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Sunday, 15 December 2019
A GROUP of friends from Henley is taking part in the Thames Path Challenge this weekend in support of a local mental health charity.
Nicky Andrews will tackle the 100km route from London to Henley with Alessio Baldassarri, Tom Lovett and Sophie Majer while her son Charlie, 14, will walk the last part.
The quartet, who have called themselves Team Famous Four Point Five, are raising money for Riverside Counselling in Henley as each one has either fought a mental illness or helped someone who has. They hope to raise £5,000.
Mrs Andrews said: “My mental health problem is something I have struggled to admit to, especially to those outside my close circle, but I’m appreciating the more I talk, the more people admit they too have struggled at some point. If there is a day and age for mental health to lose the taboo, it’s now.”
She was formally diagnosed with clinical depression two years ago.
She started using Riverside in May and says it has made a big difference to her life.
Mrs Andrews said: “I have started on this journey with them and know I’ll be with them for some time yet. It’s a roller-coaster ride but I’m trying to stay focused on the love and support my family and friends are giving me to deal with the challenges therapy brings.
“I cannot emphasise enough how much I value the support this little local charity has given me. Unfortunately, with government cutbacks on funding and grants, they are still struggling to survive.”
The foursome will be among more than 2,000 people taking part in the challenge, which begins tomorrow (Saturday) and finishes at Mill Meadows in Henley on Sunday.
Charlie, who will join them for the final 25km, said: “Mum has been quite ill with depression and I know that she is getting help with the charity we are walking for.
“I hate seeing her when she’s ill but understand that one day she will be better, be her old self, and love life again.”
Mrs Majer, who has known Mrs Andrews for 30 years, was diagnosed with clinical depression and post-traumatic stress disorder in 2014. She says she understands the importance of counselling and it was a “no-brainer” to help her friend raise funds.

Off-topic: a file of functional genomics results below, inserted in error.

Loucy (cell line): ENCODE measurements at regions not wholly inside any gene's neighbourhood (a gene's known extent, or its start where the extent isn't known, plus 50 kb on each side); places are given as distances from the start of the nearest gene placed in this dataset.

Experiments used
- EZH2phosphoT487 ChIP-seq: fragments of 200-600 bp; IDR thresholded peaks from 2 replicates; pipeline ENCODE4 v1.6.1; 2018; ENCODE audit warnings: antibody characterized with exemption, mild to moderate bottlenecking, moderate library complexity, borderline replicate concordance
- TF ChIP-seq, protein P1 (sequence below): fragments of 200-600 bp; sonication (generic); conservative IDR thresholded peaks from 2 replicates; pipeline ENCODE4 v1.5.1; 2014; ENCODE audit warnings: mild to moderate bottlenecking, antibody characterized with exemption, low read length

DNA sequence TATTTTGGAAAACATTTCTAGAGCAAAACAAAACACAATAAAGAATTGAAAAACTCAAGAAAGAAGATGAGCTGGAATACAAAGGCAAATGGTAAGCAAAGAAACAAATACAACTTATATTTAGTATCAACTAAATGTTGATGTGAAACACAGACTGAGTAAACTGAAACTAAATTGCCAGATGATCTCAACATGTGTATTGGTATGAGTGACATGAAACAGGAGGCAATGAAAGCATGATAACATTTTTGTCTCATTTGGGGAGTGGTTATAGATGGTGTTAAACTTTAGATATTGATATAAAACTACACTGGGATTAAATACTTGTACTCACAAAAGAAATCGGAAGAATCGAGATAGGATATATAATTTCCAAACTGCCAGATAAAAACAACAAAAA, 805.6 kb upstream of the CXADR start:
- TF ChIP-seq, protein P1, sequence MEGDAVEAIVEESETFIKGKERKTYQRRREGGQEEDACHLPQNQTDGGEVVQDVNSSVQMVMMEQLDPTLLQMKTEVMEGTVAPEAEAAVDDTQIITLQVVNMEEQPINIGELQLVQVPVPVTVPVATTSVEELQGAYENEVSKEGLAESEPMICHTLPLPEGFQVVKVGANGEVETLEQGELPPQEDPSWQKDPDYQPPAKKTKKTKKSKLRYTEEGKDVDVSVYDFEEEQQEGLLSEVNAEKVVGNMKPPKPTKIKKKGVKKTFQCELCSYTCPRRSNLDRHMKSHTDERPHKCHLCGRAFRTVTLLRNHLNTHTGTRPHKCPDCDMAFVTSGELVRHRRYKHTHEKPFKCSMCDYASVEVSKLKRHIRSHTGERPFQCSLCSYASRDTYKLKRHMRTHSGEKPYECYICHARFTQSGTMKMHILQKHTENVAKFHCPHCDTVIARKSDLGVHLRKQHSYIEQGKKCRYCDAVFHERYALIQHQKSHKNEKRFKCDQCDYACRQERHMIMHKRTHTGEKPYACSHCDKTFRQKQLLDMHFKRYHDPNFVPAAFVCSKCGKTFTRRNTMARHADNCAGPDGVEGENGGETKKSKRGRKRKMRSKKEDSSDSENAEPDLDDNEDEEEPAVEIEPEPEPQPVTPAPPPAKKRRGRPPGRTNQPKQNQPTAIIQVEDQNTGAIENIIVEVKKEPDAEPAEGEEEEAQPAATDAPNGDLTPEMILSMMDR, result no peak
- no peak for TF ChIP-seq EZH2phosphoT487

Mrs Majer said: “I wouldn’t be where I am today without the dedication and the types of therapy these services provide.
“Having received therapy and come through the other side, I have the mindset to realise that I had made the mistake of not dealing with it correctly and sooner.”
Mr Baldassarri, a hairdresser, says he has developed an ability to spot when clients are struggling with their mental health.
He said: “I have seen first-hand that people from all walks of life can be affected. Being there to listen is important but, more importantly, charities like Riverside offer the professional support that people need.”
Mr Lovett, an electrician, said: “I’ve decided to walk for Riverside because of the support they’ve provided a dear friend. We are fortunate to have a charity that ensures everyone can get the help they need, no matter their financial standing.”
Riverside, which was established in 1989, provides affordable counselling and psychotherapy to adults and young people aged 12 and above who live in Henley and the surrounding area.
The charity says it has seen a 111 per cent increase in the number of enquiries in the last year.
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